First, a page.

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Interpol Show
I went to an Interpol concert last night, at Coconuts in downtown Tucson. The venue is intimate, especially with this tour. The place was well-nigh shoulder to shoulder all the way around. I didn't know of the show until 6:30 p.m., when I checked my e-mail, and a fellow grad assistant was trying to pawn some tix he couldn't use. Maybe he is one of those diligent folks that "works."

The opening act, Blonde Redhead, was an interesting mix of rock and roll theatricality and female screeching. The three piece band sounded horrible, and I feared for Interpol.

But that was unjustified. The stage was set up well for them, and the lights matched the moods of each song. Interpol is a five-piece band from NYC, and they seem to update Joy Division, mixing dark riffs and not untypical urban relationship themes. They played almost all the songs on their new record, Antics, which is very different from their first, Turn on the Bright Lights, in that nonironic romantics lyrics match a toned-down rock sound. That was all well and good, but I was inflamed when they played somgs from their first album.

The audio was fantastic at the venue. The lead guitar was crisp and the lead singer intent on making the lyrics decipherable, like at an audition. The band's focus seemed to be on making the sound good, and forget going out of one's way to entertain an audience. This was especially true when the band about 45 seconds into "Not Even Jail," a song which depends more on groove than singing. They retuned and started over, with a short apology: "Sorry, we can't play that song live."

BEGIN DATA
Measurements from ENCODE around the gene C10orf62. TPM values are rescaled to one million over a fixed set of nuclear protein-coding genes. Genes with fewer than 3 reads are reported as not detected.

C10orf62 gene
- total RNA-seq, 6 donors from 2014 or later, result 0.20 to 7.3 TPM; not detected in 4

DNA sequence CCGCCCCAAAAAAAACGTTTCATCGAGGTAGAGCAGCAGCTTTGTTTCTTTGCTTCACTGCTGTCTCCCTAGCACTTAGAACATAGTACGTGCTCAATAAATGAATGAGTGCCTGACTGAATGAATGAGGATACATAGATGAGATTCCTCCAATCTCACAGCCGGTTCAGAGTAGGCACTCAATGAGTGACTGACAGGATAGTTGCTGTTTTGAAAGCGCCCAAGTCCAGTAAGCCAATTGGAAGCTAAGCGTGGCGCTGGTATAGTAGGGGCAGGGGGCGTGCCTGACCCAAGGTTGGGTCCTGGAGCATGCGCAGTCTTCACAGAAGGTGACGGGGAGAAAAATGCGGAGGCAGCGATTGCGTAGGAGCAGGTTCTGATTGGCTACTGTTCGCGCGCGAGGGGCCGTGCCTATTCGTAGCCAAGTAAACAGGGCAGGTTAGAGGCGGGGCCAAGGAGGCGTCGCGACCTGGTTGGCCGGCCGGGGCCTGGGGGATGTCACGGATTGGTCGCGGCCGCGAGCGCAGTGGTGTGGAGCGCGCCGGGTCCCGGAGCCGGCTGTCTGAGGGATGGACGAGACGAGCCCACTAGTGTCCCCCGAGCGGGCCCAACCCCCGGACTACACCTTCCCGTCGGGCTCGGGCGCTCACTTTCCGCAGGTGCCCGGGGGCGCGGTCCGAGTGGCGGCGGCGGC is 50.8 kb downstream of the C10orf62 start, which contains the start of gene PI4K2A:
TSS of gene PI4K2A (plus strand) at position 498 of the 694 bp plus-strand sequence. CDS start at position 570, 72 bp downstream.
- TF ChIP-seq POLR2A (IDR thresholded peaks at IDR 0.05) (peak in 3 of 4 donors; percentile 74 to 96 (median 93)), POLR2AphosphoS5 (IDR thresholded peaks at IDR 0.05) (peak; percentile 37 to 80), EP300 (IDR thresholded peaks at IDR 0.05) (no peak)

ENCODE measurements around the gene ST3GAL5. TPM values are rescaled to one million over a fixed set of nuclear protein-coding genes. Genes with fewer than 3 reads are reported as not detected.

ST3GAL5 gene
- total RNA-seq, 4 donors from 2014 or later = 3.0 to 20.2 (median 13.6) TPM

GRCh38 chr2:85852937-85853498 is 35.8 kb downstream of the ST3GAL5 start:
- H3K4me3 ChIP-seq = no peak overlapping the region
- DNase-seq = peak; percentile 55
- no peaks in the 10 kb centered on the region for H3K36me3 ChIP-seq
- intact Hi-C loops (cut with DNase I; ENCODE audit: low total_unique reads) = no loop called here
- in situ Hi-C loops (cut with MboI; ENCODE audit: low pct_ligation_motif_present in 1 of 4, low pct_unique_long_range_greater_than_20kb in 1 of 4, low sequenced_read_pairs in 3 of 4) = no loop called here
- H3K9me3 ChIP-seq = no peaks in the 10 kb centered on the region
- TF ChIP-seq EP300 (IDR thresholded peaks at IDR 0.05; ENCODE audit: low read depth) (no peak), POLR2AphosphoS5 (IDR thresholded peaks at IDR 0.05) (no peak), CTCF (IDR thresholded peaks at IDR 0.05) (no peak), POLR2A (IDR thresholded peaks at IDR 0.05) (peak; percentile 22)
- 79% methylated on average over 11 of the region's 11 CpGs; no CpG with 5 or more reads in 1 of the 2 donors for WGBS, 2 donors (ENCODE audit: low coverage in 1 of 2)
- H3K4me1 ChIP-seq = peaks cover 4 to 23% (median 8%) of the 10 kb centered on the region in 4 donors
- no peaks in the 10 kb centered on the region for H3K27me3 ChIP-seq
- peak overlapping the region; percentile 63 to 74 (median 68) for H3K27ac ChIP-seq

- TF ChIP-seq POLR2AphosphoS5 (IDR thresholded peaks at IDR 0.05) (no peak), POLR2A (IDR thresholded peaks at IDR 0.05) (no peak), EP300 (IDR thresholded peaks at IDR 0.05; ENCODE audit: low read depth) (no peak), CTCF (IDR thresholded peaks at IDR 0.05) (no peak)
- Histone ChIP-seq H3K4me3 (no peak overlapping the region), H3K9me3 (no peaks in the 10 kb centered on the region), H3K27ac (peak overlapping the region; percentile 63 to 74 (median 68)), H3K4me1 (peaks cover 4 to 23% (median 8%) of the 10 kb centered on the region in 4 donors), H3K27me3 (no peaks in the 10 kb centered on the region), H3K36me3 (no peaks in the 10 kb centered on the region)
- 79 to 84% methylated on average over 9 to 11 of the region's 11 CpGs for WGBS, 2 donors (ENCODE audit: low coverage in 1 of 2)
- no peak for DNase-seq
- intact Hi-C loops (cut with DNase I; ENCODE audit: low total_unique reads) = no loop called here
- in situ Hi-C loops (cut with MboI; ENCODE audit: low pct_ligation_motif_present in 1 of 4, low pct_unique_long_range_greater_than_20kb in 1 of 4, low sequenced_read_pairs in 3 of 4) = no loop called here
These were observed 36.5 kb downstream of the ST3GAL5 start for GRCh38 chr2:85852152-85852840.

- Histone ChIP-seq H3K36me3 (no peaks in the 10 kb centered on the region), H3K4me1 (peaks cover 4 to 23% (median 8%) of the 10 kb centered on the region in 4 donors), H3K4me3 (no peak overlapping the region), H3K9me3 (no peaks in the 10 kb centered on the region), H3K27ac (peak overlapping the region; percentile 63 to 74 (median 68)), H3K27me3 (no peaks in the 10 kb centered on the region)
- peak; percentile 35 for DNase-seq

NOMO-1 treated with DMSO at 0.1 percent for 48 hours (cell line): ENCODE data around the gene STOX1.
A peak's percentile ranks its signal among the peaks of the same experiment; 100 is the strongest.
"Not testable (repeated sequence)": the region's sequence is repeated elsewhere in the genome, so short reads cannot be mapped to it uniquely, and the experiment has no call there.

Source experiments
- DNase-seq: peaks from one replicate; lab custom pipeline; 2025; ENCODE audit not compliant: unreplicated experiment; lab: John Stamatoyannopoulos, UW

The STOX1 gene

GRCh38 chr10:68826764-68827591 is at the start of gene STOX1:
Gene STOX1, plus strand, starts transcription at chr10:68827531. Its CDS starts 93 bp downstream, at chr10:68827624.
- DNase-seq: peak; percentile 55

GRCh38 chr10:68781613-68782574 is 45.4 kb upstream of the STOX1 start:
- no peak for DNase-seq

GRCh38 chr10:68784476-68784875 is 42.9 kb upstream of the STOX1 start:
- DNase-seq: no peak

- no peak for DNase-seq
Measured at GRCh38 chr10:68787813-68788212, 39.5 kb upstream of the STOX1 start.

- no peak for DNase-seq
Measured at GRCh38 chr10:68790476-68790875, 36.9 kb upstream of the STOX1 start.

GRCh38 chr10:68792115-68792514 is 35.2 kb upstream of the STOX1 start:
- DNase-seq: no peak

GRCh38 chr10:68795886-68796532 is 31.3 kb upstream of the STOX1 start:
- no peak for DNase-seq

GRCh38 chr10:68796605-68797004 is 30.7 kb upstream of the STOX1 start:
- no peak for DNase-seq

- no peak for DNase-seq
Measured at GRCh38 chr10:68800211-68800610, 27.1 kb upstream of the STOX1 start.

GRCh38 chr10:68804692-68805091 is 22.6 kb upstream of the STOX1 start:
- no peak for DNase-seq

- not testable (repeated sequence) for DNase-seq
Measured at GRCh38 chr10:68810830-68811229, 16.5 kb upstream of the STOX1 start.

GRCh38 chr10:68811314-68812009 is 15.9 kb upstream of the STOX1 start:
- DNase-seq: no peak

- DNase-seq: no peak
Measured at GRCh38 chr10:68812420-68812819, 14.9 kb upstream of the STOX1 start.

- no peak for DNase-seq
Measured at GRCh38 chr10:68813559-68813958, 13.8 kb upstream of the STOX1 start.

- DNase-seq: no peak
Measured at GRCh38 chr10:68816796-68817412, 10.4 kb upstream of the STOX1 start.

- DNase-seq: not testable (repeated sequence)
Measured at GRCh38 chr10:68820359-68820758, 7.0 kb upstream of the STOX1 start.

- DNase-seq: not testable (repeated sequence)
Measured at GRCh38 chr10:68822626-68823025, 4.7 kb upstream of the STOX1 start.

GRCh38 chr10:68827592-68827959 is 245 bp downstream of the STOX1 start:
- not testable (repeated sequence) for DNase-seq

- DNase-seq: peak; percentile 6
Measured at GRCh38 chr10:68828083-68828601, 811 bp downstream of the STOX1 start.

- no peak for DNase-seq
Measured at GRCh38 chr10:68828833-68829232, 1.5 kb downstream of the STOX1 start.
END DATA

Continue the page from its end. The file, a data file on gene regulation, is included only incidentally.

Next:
The lead singer has a bit of Cobainian insouciance and palpable uninterest in you. He sang forcefully, finishing all the words, all the while seeming to stare at the back of the renovated warehouse. I loved the appearance of the bassist, who appears to have stepped out of a German version of the film Casablanca. The band wears suits, though the jackets came off as the heat upped. It is refreshing to see that young people still wear three-piece suits.

It cost $20 to get in, and I paid $6 for two rum and cokes. I spoke with some friends on my cell phone, attempting to not annoy other patrons, and then I spoke with someone in my German translation course. People are growing too tall these days. I could barely see the band, although I was actually not that far away.

All in all, it was money and time well spent. I loved the live version of the song, "Roland," a hard rocker about a sociopathic butcher who "severed segments secretly like that...he always took the time to speak with me; I liked him for that...he was growing on me." The feedback was altered and sounded much different than on the record, and the song built to a crescendo of dissonance and flashing lights. It felt like the place might explode with energy, a buildup.

So, Interpol is not to be missed.

 
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